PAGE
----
A note on Fit Packers boxes: Go ahead and get the 16-pack, even if you don’t need that many. Your kids will step on them or throw them away or they’ll just get disgusting over time. Eventually, you’ll use them all and the 16-pack is just a few dollars more than the 7-pack. If you prefer the bento-style boxes with compartments, they have those too.

Related: 5 items to buy at Costco to save a bundle on school lunch.

 

Packing school lunch for the week: The lunches

Smart lunch packing tips: Chicken Nugget lunch | Photo (c) Kate Etue for Cool Mom Eats

Frozen organic chicken nuggets, yogurt squeezer, grapes, and Partake Foods gluten-free and vegan carrot oat cookies (shh, don’t tell my kids they’re healthy)

 

Smart lunch packing tips: Protein lunch | Photo (c) Kate Etue for Cool Mom Eats

Sliced deli meat, protein-packed granola bar, string cheese, frozen edamame (which will thaw by the time they get to school), almonds, and grapes

 

Smart lunch packing tips: Paleo lunch | Photo (c) Kate Etue for Cool Mom Eats

For the grown up paleo-friendly lunches: deli meat, red peppers, edamame, and almonds. We usually add hummus, but I ran out! The white pill is our calcium supplement, so we don’t forget to take it.

 

Smart lunch packing tips: peanut butter rollups | Photo (c) Kate Etue for Cool Mom Eats

Peanut butter rollups, Pringles, mini m&ms, and grapes (they were on sale this week!)

 

Smart lunch packing tips: Taco Salad | Photo (c) Kate Etue for Cool Mom Eats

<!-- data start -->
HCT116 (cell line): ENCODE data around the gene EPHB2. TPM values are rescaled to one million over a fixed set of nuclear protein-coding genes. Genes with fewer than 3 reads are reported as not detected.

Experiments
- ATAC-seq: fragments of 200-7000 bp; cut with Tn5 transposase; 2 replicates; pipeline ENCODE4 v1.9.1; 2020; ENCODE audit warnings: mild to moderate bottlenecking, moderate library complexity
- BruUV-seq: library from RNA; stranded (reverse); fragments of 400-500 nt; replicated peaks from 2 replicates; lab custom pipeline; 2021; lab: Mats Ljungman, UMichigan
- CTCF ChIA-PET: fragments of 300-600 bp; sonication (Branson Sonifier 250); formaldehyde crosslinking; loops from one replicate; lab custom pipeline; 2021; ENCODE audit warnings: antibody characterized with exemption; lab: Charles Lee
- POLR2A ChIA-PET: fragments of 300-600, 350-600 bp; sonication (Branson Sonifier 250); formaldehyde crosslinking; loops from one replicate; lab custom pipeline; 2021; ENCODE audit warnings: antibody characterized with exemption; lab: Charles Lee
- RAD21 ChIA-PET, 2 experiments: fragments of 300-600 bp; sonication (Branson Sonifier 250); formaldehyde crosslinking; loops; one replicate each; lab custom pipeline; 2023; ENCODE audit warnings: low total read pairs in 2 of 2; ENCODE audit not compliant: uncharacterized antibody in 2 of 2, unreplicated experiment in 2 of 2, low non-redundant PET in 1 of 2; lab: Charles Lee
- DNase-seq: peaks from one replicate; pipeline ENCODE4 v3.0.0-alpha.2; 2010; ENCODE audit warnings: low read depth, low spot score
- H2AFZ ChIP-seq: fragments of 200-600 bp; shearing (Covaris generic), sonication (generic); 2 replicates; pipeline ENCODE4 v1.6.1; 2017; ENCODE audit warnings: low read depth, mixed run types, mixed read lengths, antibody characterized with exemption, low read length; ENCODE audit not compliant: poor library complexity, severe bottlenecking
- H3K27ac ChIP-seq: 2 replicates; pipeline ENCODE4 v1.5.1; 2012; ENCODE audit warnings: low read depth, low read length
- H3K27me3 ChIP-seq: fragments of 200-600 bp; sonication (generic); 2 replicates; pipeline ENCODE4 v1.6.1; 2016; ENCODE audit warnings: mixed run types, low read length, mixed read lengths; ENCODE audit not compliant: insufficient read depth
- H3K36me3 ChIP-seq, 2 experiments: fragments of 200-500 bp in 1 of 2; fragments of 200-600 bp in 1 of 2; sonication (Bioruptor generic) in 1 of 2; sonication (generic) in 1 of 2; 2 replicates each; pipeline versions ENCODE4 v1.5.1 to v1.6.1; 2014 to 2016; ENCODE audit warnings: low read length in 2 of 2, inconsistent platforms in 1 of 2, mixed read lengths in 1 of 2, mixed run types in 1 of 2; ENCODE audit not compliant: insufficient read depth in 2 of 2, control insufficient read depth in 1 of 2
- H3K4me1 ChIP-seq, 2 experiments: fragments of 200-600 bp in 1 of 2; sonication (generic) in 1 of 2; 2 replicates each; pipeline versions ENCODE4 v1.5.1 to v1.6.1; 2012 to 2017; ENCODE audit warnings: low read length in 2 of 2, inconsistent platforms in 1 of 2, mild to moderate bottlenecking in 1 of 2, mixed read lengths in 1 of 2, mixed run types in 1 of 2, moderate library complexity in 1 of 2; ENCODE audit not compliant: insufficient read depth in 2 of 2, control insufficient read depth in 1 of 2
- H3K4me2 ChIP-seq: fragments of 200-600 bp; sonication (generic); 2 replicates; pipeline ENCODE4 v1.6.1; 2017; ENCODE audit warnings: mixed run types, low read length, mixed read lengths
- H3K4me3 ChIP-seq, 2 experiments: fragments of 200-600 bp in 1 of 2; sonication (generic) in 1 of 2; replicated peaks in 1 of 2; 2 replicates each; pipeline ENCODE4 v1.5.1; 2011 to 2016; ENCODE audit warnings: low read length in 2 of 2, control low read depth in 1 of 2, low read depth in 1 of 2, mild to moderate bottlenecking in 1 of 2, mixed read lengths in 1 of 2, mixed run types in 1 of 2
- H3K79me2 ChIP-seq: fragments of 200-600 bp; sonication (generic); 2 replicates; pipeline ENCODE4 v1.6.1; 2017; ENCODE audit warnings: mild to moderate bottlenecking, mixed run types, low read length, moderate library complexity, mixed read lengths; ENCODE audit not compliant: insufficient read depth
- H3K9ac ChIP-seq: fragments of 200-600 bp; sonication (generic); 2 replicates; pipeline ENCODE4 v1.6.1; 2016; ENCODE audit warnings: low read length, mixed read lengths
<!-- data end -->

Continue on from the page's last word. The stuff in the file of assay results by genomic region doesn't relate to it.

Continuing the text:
Another paleo-friendly lunch: Romaine, corn, back beans, tomatoes, and guacamole. I also cook some chicken ahead of time, but store it separately so that I can reheat it before topping the salad. 

 

Smart lunch packing tips: DIY Pizzas | Photo (c) Kate Etue for Cool Mom Eats

The kids’ favorite DIY Pizzas: Two pre-cooked pizza crusts, pizza sauce, organic pepperoni, shredded mozzarella cheese. You can add olives, green peppers, or pineapple slices too!

There are a million bento lunch ideas on Pinterest, and I rotate through the ten or so that my kids enjoy the most. If there’s a meal that’s made special for a picky kid — like a PB&J sandwich without the J — I’ll just put a note in the box, which is easy for the kids to read given the clear lids.

Note that my kids have access to a microwave in their lunchroom, which is how we make the DIY Pizzas and chicken nugget lunches work.